Saturday, January 26, 2008


Last week at our High Fiber Diet meeting Karen Miller was quietly doing some kind of handwork involving a round plastic thingy and bobbins of some kind of cord or thread. Finally curiosity got the best of Gerrie and she said, "I want to know what Karen is doing over there!" Karen explained that she was making cord, using a Japanese method called Kumihimo. She passed around the disk and some of the cords she has made and I was very intrigued. When I got home I got on the internet and found a place where I could order a kit. It arrived this week and I have been working with it. As Karen said, it is really mindless work, but keeps your hands busy and produces some nice cording fairly quickly.

Here are the cords I have made:

The one on the left is made from cotton yarn that was included in the kit for practice. The one on the right was made with crochet thread—way too thin. The one in the middle is made with two colors of #5 perle cotton. It would be a nice weight for a necklace. I have been working with whatever I have around the house, but I want to go out and see what kind of thread/yarn/cord I can find to try out.

Why do I need another crafty pursuit? When I showed it to Ray he seemed a little perplexed. "Can't you, uh, buy cord?" Well, of course, but that's not the point. I used to always have some kind of handwork to do as I relaxed, but not so much anymore. For the last two evenings, after hard work and painting at the new house, I have collapsed in front of the TV and made cords while we watched a movie. And here's the amazing thing about keeping one's hands busy—I didn't fall asleep! I usually miss the middle of movies we watch on dvd because I see the beginning, fall asleep, then wake up for the last few minutes of the movie. It's an old fogey thing, and very annoying.

I explained all this to Ray and he said, "Good deal—and we can always use rope." Whatever.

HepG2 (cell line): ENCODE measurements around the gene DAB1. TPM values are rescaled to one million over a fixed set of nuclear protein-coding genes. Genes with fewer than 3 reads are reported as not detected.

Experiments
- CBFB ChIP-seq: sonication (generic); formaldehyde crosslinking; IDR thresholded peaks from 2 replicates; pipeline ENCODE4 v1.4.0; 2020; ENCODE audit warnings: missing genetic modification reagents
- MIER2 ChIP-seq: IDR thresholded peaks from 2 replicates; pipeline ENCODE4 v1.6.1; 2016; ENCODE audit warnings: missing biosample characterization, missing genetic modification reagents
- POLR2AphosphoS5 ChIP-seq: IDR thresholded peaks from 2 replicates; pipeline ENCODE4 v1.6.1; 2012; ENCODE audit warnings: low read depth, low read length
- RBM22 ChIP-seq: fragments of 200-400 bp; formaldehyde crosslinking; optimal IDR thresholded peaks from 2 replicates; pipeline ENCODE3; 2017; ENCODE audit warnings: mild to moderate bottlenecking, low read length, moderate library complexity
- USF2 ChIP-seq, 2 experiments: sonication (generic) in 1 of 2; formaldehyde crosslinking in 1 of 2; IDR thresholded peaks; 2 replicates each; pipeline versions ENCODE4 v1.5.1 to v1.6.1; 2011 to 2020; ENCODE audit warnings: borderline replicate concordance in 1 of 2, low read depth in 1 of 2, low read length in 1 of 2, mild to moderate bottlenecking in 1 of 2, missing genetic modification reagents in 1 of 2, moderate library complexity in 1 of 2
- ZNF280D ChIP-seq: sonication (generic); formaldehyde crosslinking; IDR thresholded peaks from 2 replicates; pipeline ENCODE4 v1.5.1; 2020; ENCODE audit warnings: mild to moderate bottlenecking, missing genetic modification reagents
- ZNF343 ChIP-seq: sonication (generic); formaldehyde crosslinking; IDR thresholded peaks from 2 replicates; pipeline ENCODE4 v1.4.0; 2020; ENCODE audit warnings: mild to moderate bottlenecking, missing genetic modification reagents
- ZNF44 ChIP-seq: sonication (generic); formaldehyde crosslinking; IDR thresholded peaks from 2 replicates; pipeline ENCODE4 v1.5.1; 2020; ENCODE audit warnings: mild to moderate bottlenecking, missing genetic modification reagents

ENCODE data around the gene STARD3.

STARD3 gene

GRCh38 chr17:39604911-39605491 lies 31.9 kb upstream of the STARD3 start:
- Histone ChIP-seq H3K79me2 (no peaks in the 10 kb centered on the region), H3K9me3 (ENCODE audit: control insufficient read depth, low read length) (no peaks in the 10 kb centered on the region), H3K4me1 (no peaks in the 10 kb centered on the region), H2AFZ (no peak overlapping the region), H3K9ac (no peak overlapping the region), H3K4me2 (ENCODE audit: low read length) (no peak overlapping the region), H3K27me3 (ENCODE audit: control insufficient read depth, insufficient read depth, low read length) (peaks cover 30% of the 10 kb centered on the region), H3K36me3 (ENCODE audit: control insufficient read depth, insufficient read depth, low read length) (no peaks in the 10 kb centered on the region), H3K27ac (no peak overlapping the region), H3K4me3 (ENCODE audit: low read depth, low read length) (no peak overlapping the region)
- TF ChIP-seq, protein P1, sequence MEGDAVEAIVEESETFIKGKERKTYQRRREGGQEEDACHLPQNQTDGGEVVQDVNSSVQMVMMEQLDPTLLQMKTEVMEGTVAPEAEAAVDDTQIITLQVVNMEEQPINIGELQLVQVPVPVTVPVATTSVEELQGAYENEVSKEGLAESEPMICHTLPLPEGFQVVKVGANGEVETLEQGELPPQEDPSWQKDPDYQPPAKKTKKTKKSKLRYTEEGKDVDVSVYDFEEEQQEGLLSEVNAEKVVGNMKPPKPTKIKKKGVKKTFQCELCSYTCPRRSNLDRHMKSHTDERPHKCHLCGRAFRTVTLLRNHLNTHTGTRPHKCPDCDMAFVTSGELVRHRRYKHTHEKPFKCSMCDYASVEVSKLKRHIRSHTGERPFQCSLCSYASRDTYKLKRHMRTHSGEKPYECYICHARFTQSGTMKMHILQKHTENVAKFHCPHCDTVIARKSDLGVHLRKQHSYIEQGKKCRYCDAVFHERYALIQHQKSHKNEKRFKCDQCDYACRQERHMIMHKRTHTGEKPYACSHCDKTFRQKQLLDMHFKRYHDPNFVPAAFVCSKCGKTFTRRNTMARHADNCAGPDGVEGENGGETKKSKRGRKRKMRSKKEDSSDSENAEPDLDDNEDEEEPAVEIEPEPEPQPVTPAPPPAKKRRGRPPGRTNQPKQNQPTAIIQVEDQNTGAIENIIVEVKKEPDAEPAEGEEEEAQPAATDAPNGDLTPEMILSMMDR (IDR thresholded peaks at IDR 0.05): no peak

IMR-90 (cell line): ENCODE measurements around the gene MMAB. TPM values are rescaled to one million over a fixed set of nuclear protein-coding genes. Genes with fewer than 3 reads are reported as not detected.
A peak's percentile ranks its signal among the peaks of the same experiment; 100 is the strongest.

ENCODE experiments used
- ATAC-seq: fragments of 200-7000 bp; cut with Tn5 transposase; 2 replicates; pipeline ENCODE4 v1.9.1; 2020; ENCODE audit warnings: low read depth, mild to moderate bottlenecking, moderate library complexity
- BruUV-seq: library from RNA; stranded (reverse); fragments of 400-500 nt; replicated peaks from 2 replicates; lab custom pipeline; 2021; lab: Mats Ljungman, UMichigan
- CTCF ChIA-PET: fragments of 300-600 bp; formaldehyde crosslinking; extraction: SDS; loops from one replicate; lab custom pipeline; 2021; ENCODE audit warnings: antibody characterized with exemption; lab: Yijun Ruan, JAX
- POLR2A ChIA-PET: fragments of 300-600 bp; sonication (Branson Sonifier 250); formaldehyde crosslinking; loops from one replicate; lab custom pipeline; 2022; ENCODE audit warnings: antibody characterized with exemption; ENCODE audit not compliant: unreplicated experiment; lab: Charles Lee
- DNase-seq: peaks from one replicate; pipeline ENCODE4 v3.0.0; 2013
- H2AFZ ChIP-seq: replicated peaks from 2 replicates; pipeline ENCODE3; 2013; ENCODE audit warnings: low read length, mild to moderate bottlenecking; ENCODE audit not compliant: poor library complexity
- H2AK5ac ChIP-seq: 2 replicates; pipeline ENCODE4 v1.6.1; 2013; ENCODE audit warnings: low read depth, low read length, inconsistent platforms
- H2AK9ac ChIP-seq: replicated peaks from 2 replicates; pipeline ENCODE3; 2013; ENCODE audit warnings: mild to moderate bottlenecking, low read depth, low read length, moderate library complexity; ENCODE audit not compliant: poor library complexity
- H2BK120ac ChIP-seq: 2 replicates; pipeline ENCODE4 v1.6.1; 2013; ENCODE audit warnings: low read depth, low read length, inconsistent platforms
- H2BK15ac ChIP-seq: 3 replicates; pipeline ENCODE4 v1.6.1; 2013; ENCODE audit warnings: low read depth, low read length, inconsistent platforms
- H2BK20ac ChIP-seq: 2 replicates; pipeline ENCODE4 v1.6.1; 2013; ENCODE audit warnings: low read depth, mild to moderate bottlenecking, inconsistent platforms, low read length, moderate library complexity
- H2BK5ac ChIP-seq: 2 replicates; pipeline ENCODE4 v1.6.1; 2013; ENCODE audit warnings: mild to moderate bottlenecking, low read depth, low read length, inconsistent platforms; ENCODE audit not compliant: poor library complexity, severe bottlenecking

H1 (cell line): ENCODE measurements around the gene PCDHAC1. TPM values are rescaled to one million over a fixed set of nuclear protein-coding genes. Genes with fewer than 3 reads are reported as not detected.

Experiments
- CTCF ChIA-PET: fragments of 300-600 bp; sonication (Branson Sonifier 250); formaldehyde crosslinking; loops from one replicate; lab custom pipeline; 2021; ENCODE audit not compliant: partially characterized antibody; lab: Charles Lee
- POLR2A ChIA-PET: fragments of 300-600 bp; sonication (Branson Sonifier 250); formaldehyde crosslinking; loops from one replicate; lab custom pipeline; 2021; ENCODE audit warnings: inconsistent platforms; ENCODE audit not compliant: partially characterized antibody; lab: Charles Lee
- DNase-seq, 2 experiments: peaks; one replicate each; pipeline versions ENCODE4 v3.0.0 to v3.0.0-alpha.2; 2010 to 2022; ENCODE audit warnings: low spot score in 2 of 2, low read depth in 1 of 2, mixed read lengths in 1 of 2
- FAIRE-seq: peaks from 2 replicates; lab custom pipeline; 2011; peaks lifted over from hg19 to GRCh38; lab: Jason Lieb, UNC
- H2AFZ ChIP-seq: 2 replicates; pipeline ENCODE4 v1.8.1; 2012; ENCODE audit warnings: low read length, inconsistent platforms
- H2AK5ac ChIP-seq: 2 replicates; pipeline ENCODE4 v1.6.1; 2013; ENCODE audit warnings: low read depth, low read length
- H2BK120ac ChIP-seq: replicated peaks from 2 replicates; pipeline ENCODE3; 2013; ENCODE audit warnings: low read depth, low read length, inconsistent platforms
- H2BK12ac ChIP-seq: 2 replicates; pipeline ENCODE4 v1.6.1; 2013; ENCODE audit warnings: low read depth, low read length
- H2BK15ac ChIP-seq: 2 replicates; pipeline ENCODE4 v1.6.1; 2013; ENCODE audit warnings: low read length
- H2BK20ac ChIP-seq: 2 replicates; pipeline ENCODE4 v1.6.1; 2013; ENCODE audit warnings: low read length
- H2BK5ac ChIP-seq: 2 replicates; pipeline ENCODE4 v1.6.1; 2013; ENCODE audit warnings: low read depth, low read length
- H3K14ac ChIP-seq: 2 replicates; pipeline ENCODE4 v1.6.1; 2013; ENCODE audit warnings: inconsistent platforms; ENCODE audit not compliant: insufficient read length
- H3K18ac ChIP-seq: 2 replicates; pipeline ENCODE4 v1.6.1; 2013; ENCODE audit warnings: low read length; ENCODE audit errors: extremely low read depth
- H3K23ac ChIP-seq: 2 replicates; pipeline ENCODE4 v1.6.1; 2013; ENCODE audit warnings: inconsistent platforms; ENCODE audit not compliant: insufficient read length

1. Cool! Have fun with it.

  2. LOL at Ray's comment. Yes, you're quite the pioneer woman, making your own rope.

  3. Anonymous10:06 PM

    Men kinda have a different perspective, don't they?

    Yep, handwork is a must for me when I'm in front of the telly.

  4. Ha! I have decided to eschew this pursuit for now. I love my knitting, too much.

  5. You'll have the best looking rope in the neighborhood. ;-)

  6. I work at the offices of the Handweavers Guild of America and there is a lot of interest around Kumihimo and similar techniques. Come to and put "kumihimo" in the search box for links to all the information about it on our website.

  7. I feel the same way. I always try to have something to do with my hands when I'm watching t.v. or at one of Anna's activities. I figure why waste that time when I can be getting something done.

  8. Terry,

    watch out, kumihimo is strangely addictive ;)

    I started with a disk in 2004 and I now have almost every type of braiding stand ever used in Japan. If you have access to large amounts of cheap 00 silk, try braiding with that as it is the closest to the original material you can easily find in the west (for a traditional sized braid, you'll need about 720 ends of 9 feet split between you bobbins).